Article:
Baroness Byford: My Lords, it just seemed very strange that on one page, one set of rules applies, and on the next page a different set applies. The matter is not worth pursuing at this stage, but perhaps between now and Third Reading the lawyers might consider it, as I may have made a mistake, or there may be some misunderstanding with which I have not got to grips. I beg leave to withdraw the amendment. Amendment, by leave, withdrawn.

Baroness Byford moved Amendment No. 14:

    Page 9, line 36, at end insert—

    "( ) In the case of any emergency abstraction the Agency, upon receiving notice of the abstraction in question, shall investigate the current position under each of the headings listed in subsection (2A)(a), (b) and (c) above; and only if the danger no longer exists under any of those headings and if there is no perceived threat in the immediate future, may the Agency conclude that the emergency does not exist." The noble Baroness said: My Lords, the amendment arises from a debate surrounding a series of government amendments. It became clear that legislation defines the start of an emergency but not the end of it. The Minister seemed to admit that there is not even guidance on the subject; that is why we are returning to it. The amendment would put into the Bill an instruction to the agency that would make it clear when the agency might declare when an emergency did not exist. For the purposes of the Bill, that might be taken to be both when the emergency was over and when a particular situation did not amount to an emergency. I beg to move.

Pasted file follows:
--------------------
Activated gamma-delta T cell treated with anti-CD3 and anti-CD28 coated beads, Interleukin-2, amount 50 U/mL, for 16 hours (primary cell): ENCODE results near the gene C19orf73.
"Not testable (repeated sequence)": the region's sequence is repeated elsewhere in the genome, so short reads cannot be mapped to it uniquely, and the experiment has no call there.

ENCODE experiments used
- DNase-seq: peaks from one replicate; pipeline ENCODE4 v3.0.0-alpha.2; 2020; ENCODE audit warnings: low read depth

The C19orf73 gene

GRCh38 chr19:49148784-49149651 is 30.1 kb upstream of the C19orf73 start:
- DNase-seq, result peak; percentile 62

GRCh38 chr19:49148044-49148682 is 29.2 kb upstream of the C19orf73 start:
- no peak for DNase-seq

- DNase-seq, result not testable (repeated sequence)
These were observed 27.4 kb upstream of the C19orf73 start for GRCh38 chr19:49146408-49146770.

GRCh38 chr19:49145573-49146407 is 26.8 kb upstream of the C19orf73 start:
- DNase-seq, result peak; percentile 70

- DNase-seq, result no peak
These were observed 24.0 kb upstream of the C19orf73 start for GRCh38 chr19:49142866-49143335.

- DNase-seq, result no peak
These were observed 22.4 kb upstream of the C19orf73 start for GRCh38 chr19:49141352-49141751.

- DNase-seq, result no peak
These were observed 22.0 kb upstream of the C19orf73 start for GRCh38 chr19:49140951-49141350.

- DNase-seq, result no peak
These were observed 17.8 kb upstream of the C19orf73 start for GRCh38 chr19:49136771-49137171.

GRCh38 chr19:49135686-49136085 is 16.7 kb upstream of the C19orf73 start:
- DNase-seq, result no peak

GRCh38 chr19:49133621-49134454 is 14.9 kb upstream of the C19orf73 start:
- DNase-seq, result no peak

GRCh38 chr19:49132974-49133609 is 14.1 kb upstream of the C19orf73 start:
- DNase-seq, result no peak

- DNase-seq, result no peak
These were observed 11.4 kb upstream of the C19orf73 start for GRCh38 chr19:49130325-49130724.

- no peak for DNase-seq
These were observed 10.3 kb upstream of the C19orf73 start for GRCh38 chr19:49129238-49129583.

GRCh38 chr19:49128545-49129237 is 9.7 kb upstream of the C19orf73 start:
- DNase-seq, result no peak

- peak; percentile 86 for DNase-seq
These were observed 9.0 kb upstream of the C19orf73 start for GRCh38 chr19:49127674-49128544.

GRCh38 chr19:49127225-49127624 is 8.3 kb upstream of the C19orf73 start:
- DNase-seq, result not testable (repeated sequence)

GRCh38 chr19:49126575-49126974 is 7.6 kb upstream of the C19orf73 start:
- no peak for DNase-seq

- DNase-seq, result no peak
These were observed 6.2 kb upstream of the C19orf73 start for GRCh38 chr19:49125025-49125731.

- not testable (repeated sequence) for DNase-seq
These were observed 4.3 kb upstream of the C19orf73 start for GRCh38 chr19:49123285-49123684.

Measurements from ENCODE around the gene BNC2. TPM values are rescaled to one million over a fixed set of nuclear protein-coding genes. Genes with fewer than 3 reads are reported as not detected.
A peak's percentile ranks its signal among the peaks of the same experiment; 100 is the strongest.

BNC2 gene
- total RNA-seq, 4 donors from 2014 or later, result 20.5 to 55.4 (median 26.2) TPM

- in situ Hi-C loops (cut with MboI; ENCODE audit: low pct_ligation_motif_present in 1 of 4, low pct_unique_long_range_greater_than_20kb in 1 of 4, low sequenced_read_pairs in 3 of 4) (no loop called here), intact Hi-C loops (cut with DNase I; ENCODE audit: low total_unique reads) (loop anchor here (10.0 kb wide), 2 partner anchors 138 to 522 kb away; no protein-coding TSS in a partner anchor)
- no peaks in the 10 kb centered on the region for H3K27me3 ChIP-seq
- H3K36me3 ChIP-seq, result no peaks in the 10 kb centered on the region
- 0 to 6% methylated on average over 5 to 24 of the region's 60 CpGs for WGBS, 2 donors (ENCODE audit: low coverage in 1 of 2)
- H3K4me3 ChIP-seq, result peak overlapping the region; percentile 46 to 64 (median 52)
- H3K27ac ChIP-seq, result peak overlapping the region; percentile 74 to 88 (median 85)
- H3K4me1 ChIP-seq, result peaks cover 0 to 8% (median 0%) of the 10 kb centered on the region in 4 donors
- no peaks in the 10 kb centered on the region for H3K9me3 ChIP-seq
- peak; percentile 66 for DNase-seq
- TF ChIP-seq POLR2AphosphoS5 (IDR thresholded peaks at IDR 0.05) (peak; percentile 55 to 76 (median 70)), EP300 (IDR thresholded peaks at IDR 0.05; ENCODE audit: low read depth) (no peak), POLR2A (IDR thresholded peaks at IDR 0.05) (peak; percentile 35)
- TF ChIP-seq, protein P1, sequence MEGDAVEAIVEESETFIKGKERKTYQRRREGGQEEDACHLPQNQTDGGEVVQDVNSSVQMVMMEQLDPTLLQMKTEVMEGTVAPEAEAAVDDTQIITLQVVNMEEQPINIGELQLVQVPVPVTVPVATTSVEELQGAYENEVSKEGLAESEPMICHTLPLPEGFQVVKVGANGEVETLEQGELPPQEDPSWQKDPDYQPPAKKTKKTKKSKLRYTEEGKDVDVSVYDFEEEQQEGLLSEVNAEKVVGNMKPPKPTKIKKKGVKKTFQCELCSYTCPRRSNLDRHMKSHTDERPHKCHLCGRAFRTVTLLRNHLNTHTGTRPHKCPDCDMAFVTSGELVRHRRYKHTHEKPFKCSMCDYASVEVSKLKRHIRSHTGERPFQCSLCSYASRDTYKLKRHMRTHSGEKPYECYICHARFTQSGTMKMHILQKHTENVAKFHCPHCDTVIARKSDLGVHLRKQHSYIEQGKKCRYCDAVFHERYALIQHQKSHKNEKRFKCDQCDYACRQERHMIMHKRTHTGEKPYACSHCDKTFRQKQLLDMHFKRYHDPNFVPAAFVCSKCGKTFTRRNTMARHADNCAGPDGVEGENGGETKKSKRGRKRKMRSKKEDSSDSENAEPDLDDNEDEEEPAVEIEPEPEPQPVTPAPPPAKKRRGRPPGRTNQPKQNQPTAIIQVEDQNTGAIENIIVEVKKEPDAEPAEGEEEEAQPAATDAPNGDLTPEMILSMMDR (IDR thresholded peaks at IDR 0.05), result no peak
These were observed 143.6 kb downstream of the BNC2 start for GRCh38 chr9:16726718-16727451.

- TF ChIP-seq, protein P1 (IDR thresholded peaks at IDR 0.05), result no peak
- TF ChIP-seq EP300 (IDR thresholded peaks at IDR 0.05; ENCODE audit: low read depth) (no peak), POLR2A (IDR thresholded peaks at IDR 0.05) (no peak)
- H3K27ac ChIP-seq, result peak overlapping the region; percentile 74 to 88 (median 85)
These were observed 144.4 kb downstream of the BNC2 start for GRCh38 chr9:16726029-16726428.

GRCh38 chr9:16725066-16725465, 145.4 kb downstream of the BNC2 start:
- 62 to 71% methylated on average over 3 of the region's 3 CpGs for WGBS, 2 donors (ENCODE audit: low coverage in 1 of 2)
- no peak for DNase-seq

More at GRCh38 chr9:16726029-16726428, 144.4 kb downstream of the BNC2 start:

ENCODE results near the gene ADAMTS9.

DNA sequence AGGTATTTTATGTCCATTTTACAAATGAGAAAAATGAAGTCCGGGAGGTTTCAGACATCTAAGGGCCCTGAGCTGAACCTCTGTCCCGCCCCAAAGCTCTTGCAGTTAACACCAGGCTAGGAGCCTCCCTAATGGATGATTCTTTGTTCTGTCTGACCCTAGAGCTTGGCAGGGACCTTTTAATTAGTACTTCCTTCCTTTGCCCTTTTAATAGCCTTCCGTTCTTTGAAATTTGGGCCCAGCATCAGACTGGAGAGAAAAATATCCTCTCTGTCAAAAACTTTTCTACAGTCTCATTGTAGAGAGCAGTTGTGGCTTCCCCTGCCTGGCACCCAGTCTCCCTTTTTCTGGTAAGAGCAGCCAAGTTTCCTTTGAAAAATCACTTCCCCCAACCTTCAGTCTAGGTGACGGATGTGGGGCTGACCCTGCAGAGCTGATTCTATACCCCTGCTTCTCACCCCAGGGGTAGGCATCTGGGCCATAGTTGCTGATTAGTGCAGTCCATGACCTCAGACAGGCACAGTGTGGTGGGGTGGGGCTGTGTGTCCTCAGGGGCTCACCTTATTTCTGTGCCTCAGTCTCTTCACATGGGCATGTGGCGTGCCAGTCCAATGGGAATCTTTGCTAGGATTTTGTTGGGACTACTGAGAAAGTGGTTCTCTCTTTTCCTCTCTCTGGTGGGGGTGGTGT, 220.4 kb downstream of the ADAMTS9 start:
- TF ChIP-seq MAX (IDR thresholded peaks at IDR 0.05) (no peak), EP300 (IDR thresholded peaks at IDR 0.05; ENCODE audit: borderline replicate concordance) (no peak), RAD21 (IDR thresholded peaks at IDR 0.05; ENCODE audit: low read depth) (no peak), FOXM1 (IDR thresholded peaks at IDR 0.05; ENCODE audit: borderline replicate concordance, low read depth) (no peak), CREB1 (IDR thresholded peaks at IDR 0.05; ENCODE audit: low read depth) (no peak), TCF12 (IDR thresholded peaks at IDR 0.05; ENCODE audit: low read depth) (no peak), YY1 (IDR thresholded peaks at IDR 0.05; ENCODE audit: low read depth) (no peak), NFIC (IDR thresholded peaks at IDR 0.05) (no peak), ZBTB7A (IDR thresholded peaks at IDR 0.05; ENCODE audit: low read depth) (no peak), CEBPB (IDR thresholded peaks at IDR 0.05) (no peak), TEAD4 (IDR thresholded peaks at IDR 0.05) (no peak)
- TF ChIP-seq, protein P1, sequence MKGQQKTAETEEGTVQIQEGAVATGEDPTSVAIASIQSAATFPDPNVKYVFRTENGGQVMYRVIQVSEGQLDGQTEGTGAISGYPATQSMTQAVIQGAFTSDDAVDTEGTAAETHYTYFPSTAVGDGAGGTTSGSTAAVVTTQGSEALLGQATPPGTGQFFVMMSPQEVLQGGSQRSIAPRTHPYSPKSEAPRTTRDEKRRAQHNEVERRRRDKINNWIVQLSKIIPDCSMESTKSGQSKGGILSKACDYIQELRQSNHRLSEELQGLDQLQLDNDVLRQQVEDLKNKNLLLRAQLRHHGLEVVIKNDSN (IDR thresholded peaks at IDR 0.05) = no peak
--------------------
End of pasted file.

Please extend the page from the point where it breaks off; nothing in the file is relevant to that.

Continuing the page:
Lord Whitty: My Lords, the amendment proposes an express duty on the Environment Agency to investigate notice of an emergency drainage abstraction. It would normally be the abstractor rather than the agency that drew attention to that situation. The proposed amendment would require investigation of all cases, whether or not the agency was content that the abstractor had rightly called it an emergency situation and the agency was co-operating with the abstractor in dealing with the emergency situation. The amendment would confine emergency situations to the types of threat set out in the clause. But the agency is already bound to interpret emergencies in that way, and it would have to give reasons if it disagreed with an abstractor. The amendment aims to set down the criteria that would determine the grant of a licence for irrigation in the temporary transitional period. It is intended that transitional arrangements for all abstractions coming

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under licence control as a result of the removal of exemptions under the Bill will be covered regulations made under Clause 95. The regulations will be published in the normal way, before the commencement of the Clause 7. Some of the concerns that lie behind the amendment may be covered by the regulations. However, to stipulate as the amendment does is rather taking a sledgehammer to crack a nut, in that most emergency situations will be dealt with by co-operation between the Environment Agency and the abstractor. Any limitation to that will be covered by regulations yet to be published. There will be not only guidance but regulations.